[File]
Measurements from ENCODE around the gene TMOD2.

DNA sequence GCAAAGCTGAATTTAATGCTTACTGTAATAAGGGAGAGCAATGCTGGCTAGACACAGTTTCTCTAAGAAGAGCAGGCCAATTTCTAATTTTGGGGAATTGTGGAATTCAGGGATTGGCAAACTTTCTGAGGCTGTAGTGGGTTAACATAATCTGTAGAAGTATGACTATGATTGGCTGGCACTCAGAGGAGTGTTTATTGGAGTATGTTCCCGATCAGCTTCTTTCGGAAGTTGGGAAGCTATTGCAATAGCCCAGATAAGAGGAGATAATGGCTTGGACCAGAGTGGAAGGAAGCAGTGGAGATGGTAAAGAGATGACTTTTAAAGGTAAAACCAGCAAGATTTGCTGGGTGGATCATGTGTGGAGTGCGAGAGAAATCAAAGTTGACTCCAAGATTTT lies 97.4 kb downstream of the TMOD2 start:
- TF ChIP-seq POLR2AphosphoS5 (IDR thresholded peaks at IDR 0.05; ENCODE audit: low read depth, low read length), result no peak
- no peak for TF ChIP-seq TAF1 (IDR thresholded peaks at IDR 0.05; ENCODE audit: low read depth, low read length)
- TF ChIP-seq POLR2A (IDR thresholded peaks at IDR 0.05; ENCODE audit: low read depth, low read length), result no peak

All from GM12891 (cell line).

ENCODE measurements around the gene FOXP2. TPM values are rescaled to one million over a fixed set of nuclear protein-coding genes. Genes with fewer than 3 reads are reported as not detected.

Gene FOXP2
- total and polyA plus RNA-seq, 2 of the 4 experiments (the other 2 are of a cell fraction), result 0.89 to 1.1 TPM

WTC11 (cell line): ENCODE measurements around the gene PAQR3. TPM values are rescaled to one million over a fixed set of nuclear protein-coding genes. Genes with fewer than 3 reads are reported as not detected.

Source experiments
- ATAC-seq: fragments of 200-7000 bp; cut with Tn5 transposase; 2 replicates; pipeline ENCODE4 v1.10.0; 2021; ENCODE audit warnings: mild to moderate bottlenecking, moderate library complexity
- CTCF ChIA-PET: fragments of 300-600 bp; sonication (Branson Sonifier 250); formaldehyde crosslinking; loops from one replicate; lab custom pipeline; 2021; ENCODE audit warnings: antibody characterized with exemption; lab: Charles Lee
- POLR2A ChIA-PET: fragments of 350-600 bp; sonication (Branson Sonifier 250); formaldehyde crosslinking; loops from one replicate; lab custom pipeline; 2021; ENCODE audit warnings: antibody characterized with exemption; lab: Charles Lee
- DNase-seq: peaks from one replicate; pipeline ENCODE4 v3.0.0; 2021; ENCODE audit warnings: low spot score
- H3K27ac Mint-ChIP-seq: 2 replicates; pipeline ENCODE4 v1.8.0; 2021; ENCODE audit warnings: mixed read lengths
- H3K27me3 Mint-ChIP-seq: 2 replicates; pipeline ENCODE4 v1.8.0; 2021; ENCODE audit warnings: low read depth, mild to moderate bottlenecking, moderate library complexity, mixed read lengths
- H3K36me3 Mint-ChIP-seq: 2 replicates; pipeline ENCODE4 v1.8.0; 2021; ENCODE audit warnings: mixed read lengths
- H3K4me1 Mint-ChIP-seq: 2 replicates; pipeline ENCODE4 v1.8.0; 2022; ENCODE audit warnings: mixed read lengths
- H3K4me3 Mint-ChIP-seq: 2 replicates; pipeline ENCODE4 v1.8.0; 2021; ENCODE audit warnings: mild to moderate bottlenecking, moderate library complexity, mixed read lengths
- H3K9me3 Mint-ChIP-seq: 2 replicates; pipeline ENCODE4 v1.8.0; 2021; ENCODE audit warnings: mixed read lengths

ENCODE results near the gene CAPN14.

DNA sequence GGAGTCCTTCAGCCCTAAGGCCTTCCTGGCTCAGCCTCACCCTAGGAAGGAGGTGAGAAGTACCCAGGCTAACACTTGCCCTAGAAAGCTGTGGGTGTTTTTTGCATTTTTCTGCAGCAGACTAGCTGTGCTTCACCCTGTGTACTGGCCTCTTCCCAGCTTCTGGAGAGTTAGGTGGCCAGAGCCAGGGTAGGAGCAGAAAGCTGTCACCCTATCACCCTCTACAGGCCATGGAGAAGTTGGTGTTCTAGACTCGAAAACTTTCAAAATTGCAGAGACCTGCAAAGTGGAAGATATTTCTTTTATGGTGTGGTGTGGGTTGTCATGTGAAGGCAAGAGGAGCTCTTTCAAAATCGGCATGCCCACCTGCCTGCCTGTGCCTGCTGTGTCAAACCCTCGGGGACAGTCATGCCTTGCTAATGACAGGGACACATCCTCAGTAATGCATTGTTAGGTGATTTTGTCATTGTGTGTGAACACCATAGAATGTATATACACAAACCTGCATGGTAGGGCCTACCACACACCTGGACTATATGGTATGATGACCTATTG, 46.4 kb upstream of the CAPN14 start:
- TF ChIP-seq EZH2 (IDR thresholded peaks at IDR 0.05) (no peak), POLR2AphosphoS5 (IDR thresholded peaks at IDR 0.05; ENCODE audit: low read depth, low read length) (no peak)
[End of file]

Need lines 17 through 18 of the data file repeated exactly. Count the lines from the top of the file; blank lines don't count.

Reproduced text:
- H3K27me3 Mint-ChIP-seq: 2 replicates; pipeline ENCODE4 v1.8.0; 2021; ENCODE audit warnings: low read depth, mild to moderate bottlenecking, moderate library complexity, mixed read lengths
- H3K36me3 Mint-ChIP-seq: 2 replicates; pipeline ENCODE4 v1.8.0; 2021; ENCODE audit warnings: mixed read lengths